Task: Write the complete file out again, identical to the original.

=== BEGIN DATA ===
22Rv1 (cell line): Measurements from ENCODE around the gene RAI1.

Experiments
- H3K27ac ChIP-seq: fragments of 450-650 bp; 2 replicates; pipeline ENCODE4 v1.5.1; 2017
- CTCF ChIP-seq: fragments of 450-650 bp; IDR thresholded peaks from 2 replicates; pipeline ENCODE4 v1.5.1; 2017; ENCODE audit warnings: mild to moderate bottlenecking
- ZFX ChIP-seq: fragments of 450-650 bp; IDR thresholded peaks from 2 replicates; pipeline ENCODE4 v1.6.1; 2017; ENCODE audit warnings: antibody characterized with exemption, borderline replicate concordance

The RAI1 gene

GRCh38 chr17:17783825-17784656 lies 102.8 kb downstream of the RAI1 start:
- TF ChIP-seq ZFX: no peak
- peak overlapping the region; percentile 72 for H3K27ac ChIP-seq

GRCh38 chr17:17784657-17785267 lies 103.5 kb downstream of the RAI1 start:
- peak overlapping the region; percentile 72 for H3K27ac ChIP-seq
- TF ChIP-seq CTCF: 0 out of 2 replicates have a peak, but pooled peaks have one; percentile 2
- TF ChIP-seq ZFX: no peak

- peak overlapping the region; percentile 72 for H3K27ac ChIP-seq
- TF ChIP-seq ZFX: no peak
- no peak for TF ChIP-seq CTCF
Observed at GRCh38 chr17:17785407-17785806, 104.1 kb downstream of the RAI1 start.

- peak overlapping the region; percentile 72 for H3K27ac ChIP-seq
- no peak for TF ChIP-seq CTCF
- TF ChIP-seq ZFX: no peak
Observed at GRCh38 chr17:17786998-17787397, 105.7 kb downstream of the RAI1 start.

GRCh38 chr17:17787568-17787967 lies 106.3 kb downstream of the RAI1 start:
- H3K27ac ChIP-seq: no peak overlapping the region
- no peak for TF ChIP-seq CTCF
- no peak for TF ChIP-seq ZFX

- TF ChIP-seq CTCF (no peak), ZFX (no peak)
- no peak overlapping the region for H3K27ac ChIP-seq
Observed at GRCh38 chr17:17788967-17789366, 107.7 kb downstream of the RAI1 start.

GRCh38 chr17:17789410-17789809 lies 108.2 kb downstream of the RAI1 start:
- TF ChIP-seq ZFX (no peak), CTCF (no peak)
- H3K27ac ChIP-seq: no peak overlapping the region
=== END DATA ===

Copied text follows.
22Rv1 (cell line): Measurements from ENCODE around the gene RAI1.

Experiments
- H3K27ac ChIP-seq: fragments of 450-650 bp; 2 replicates; pipeline ENCODE4 v1.5.1; 2017
- CTCF ChIP-seq: fragments of 450-650 bp; IDR thresholded peaks from 2 replicates; pipeline ENCODE4 v1.5.1; 2017; ENCODE audit warnings: mild to moderate bottlenecking
- ZFX ChIP-seq: fragments of 450-650 bp; IDR thresholded peaks from 2 replicates; pipeline ENCODE4 v1.6.1; 2017; ENCODE audit warnings: antibody characterized with exemption, borderline replicate concordance

The RAI1 gene

GRCh38 chr17:17783825-17784656 lies 102.8 kb downstream of the RAI1 start:
- TF ChIP-seq ZFX: no peak
- peak overlapping the region; percentile 72 for H3K27ac ChIP-seq

GRCh38 chr17:17784657-17785267 lies 103.5 kb downstream of the RAI1 start:
- peak overlapping the region; percentile 72 for H3K27ac ChIP-seq
- TF ChIP-seq CTCF: 0 out of 2 replicates have a peak, but pooled peaks have one; percentile 2
- TF ChIP-seq ZFX: no peak

- peak overlapping the region; percentile 72 for H3K27ac ChIP-seq
- TF ChIP-seq ZFX: no peak
- no peak for TF ChIP-seq CTCF
Observed at GRCh38 chr17:17785407-17785806, 104.1 kb downstream of the RAI1 start.

- peak overlapping the region; percentile 72 for H3K27ac ChIP-seq
- no peak for TF ChIP-seq CTCF
- TF ChIP-seq ZFX: no peak
Observed at GRCh38 chr17:17786998-17787397, 105.7 kb downstream of the RAI1 start.

GRCh38 chr17:17787568-17787967 lies 106.3 kb downstream of the RAI1 start:
- H3K27ac ChIP-seq: no peak overlapping the region
- no peak for TF ChIP-seq CTCF
- no peak for TF ChIP-seq ZFX

- TF ChIP-seq CTCF (no peak), ZFX (no peak)
- no peak overlapping the region for H3K27ac ChIP-seq
Observed at GRCh38 chr17:17788967-17789366, 107.7 kb downstream of the RAI1 start.

GRCh38 chr17:17789410-17789809 lies 108.2 kb downstream of the RAI1 start:
- TF ChIP-seq ZFX (no peak), CTCF (no peak)
- H3K27ac ChIP-seq: no peak overlapping the region